ROME — Two bits of data emerged recently which, taken together, confirm a disquieting reality for Pope Francis: His personal popularity doesn’t appear to be translating into notably greater enthusiasm for the Church he leads.

Last week, news agencies reported that the pontiff’s nine Twitter accounts had reached a worldwide total of 26 million followers, representing impressive growth indeed for papal accounts that have been around only since February 2012. (That’s when accounts in English, Italian, and French were started for Pope Benedict XVI; other languages were added soon after.)

That 26 million, by the way, includes a robust 411,000 people who follow the pope in Latin, suggesting that rumors of the death of the Church’s traditional tongue have been exaggerated.

TechnoAndroid, an Italian site that follows digital trends, also reported that in 2015, one of the most-used Twitter hashtags in Italy, for the entire year, was #PapaFrancesco.

All of which indicates the pontiff’s star power is undiminished.

On the other hand, Italy’s Union of Rational Atheists and Agnostics reported in early January that demand for an online form it provides allowing someone to officially de-enroll from the Catholic Church had reached an all-time high in 2015, at 47,726, up 4 percent from the year before.

Italy legally recognized a procedure for what’s known colloquially as “de-baptism” in 1999, requiring parishes to amend their records when someone submits a letter requesting removal from the baptismal rolls.

The atheists’ union is expanding across Italy, recently opening an affiliate in Barletta-Andria-Trani in the country’s southeast, marking the sixth province in which it has a footprint. On Tuesday, its group in Ravenna protested a decision by the city of Russi to allocate more than $1 million in public funds for Church-run schools.

Granted, fewer than 48,000 defections in a year is hardly a tidal wave — in fact, it’s basically the average attendance every week for soccer matches at Rome’s Olympic Stadium. Granted, too, it’s not just the Catholic Church, but more a general European malaise for institutional religion.

The Church of England, for instance, recently reported that attendance at services has reached an all-time low, prompting Archbishop Justin Welby of Canterbury to reflect on the difficulties of ministering in an increasingly “anti-Christian” culture.

It’s also true that while Catholicism may be struggling in the West, that’s not the case everywhere. This is a boom time for the Church in sub-Saharan Africa, for instance, where it grew by almost 7,000 percent in the 20th century.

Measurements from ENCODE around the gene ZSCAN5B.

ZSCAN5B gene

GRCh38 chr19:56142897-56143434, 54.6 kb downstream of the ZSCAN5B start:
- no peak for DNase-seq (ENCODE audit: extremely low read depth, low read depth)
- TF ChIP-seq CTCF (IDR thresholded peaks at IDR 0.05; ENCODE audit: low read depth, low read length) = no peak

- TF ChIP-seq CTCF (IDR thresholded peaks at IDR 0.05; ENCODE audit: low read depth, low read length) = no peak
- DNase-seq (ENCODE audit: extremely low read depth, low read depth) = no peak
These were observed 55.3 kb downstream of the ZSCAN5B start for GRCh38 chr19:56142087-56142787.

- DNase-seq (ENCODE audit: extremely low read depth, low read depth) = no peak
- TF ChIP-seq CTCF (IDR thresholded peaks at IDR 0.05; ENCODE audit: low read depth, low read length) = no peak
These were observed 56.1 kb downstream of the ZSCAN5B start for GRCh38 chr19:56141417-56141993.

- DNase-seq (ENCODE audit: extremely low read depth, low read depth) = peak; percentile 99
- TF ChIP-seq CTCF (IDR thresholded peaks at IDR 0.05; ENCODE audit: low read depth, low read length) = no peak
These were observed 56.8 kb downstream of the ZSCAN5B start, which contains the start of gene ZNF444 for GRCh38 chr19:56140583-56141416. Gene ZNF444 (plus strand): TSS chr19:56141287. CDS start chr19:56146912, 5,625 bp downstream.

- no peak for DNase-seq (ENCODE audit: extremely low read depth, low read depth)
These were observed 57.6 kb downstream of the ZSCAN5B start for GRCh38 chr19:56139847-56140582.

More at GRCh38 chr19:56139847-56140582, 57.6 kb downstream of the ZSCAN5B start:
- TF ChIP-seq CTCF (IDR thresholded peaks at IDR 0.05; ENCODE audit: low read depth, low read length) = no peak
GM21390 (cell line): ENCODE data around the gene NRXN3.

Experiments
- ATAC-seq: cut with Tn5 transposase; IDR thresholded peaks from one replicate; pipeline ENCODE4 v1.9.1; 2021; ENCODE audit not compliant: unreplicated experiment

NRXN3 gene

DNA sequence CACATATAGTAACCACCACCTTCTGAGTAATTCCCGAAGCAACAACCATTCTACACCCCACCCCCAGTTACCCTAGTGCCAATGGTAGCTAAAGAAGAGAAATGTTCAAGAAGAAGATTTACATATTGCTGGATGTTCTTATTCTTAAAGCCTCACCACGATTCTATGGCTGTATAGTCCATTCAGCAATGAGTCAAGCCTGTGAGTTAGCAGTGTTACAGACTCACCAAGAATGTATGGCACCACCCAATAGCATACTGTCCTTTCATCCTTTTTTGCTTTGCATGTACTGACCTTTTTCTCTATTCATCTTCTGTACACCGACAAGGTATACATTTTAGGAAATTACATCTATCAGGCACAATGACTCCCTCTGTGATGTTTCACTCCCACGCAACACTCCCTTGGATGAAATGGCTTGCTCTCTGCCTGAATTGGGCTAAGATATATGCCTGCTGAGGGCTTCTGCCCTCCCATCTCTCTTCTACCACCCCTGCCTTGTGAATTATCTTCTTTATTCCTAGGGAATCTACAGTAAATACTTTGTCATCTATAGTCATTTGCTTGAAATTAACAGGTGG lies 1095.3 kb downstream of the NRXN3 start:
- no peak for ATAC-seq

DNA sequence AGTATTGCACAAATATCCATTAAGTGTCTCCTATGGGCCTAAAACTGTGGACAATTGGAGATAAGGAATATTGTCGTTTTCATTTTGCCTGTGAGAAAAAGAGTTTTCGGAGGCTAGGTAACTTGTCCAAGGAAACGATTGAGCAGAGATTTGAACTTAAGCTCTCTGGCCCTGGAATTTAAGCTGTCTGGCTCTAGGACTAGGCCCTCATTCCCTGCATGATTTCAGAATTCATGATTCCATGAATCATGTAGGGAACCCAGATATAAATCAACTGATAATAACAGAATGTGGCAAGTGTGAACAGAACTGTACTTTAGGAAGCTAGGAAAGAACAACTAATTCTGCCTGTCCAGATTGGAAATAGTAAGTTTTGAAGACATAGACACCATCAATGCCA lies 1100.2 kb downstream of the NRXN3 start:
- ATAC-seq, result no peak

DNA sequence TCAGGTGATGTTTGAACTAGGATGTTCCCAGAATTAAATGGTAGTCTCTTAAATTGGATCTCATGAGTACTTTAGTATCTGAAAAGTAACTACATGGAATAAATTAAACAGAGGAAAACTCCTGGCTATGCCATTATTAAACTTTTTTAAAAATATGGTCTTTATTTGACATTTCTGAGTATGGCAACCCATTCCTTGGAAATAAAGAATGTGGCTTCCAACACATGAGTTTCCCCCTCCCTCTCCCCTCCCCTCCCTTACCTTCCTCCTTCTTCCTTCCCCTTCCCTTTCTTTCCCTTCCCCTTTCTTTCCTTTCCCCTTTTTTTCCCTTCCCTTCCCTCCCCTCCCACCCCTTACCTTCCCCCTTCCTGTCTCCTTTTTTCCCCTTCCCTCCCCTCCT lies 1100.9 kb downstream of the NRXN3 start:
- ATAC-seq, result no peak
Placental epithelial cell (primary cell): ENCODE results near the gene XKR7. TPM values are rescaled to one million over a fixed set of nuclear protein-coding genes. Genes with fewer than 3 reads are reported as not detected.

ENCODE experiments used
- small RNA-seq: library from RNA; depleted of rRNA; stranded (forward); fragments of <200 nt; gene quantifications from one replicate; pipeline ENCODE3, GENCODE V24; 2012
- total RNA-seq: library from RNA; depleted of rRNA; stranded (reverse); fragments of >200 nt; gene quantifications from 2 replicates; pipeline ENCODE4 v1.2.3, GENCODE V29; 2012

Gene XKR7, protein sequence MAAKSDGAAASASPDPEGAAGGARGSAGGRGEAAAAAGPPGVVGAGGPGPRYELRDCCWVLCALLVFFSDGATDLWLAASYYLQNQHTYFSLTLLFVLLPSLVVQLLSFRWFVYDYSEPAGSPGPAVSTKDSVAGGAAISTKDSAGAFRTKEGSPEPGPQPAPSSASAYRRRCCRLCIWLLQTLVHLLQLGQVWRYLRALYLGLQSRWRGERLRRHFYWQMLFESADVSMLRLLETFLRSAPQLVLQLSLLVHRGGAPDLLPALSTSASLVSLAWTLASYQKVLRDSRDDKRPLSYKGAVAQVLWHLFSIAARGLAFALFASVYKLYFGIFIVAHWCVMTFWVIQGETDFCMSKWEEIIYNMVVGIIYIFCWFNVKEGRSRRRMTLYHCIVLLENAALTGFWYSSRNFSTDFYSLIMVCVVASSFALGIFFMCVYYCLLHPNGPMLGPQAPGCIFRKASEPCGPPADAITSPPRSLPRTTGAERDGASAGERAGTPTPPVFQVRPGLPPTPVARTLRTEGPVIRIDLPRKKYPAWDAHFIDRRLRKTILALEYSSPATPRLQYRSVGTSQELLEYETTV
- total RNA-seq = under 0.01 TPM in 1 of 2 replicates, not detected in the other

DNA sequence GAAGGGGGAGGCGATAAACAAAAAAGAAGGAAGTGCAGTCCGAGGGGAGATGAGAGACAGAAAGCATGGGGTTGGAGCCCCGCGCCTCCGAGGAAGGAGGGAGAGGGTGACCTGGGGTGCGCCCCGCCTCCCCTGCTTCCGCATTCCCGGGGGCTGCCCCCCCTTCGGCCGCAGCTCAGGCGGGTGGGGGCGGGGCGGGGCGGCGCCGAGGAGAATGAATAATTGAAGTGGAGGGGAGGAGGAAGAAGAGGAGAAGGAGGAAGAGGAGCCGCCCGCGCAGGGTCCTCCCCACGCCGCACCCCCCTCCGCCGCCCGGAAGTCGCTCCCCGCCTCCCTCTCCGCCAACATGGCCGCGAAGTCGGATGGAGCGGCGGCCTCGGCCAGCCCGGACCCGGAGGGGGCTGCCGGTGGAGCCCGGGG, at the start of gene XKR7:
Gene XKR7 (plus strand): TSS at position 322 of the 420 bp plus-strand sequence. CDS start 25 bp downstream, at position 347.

Yet for all of that, Italy is the pope’s backyard, and it’s where you would expect any “Francis effect” to be most palpable.

In other parts of the world, too, attempts to find an empirically quantifiable spike in Catholic faith and practice due to Francis have generally come up short.

Eight months after Francis’ election in 2013, the Pew Forum found no such impact in the United States, and a more recent Pew study found that Catholicism is losing more members in the States than it gains at a faster rate than any other denomination — a trend which the fascination with Francis has not arrested.

The bottom line is that while people may be fond of Francis, that’s often not enough to either keep them in the Church or to bring them back.

Complicating things further is that for every non-Catholic or ex-Catholic Francis might reach with his maverick style, there’s a “still-Catholic” he might alienate.

We got a reminder of that point over the holidays, when on New Year’s Eve Italians were tweeting, texting, and posting a supposed New Year’s message from Francis entitled “Never give up on happiness.” It contained a number of “Chicken Soup for the Soul”-style lines, such as “Use your tears to irrigate your tolerance” and “Use your hurts to sharpen your patience.”

The ferment around the supposed message underscores how appealing a figure many people find Francis to be, and how they eager they are to hear whatever he’s got to say.

Yet when it turned out to be a hoax, Italian Catholic writer Bonifacio Borruso swiftly suggested that Francis has no one to blame but himself for the fact that people bought it, since — this is not a direct quote, but the gist — it’s the kind of New Age nonsense we’ve come to expect from him.

Such staunch Catholics generally don’t leave the Church, but they can go into an internal exile that’s almost as worrying for a pope.

For sure, the bottom line for any pontiff is never going to be market share. As Benedict XVI once said when talking about Catholic losses to Evangelicals and Pentecostals in Brazil, “Statistics are not our god.”

This is also, for the record, hardly a new problem. St. John Paul II was one of the most popular figures on the planet for almost 27 years, but his rock star status didn’t put much of a dent in the long-term decline of institutional religion in the West.

As the late Italian Cardinal Roberto Tucci, who planned most of John Paul’s foreign trips, once put it, “I have the impression that people like the singer, but not the song.”

On the other hand, Francis used his homily for the Jan. 6 Feast of the Epiphany, marking the close of the Christmas season on the Church’s calendar, to call for a new spirit of missionary hustle.

“To proclaim the Gospel of Christ is not simply one option among many,” the pope said, “nor is it a profession.” Instead, Francis said, it’s the “very nature” of the Church.

Clearly, he was not talking about winning popularity contests, but bringing people to the faith.

In that light, one challenge facing the pontiff in 2016 may be to figure out how his personal cachet can be “re-tasked,” so to speak, to be of more direct missionary value for the Church.

Otherwise, Tucci’s summary of John Paul II’s dilemma — people embracing the singer, but not the song — may end up being part of the last word on Francis’ papacy as well.